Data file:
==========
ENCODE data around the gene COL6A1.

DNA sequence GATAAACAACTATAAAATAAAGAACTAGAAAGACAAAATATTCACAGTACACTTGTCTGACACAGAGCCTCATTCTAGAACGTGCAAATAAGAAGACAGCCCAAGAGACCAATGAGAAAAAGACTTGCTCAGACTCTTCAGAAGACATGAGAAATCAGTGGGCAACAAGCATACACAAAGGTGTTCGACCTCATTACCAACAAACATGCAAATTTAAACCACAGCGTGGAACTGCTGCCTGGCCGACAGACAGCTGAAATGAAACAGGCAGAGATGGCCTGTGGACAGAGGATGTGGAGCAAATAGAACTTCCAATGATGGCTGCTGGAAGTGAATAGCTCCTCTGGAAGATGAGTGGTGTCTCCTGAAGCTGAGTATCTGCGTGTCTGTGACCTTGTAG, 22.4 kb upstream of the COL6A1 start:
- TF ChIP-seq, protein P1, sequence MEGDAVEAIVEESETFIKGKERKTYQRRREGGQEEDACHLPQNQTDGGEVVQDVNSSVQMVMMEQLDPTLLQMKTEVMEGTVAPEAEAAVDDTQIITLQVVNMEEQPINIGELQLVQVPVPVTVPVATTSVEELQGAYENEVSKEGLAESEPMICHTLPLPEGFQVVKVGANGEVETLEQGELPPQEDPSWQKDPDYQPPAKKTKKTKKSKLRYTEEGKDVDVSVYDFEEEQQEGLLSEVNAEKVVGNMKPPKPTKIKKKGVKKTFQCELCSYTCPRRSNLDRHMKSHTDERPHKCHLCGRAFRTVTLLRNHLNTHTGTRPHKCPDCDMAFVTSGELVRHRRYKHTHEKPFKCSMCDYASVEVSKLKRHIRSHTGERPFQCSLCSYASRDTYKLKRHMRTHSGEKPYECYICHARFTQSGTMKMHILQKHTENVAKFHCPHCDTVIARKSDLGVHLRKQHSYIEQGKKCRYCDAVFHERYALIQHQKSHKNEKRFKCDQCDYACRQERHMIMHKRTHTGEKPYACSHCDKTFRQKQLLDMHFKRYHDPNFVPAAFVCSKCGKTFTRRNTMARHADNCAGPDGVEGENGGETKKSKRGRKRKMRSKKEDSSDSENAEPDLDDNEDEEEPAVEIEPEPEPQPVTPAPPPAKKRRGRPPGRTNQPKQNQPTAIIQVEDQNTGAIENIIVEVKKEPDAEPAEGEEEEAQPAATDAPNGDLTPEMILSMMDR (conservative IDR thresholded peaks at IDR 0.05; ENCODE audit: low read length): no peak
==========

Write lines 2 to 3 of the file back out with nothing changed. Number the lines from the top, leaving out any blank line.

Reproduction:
DNA sequence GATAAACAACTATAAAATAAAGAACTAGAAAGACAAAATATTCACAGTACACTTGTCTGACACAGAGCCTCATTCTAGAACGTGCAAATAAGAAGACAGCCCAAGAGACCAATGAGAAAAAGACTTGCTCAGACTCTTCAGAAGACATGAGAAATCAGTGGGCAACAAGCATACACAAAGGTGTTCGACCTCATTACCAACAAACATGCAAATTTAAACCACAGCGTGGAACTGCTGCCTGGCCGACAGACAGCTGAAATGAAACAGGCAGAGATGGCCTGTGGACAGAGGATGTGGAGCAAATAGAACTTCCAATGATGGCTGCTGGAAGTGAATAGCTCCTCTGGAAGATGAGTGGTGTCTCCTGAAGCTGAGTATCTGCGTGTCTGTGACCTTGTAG, 22.4 kb upstream of the COL6A1 start:
- TF ChIP-seq, protein P1, sequence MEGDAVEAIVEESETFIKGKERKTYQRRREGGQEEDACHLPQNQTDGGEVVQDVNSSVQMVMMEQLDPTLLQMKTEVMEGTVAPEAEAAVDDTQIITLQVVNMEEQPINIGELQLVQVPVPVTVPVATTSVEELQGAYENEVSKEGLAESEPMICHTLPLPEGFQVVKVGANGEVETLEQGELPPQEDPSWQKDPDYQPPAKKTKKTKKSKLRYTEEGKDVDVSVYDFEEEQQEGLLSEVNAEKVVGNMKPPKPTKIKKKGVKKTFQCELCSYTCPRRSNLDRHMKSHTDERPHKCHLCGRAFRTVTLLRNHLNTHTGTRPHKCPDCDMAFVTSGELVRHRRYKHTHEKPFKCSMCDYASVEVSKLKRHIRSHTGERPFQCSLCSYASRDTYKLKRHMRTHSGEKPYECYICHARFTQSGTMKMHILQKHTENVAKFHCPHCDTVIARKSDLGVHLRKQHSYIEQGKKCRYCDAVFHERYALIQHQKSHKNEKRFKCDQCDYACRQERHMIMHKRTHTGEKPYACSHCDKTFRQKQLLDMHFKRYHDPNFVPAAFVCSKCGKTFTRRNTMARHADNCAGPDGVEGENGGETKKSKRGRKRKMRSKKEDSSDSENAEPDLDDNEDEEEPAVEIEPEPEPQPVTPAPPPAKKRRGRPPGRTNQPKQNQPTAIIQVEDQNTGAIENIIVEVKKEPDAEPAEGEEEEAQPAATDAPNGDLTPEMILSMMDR (conservative IDR thresholded peaks at IDR 0.05; ENCODE audit: low read length): no peak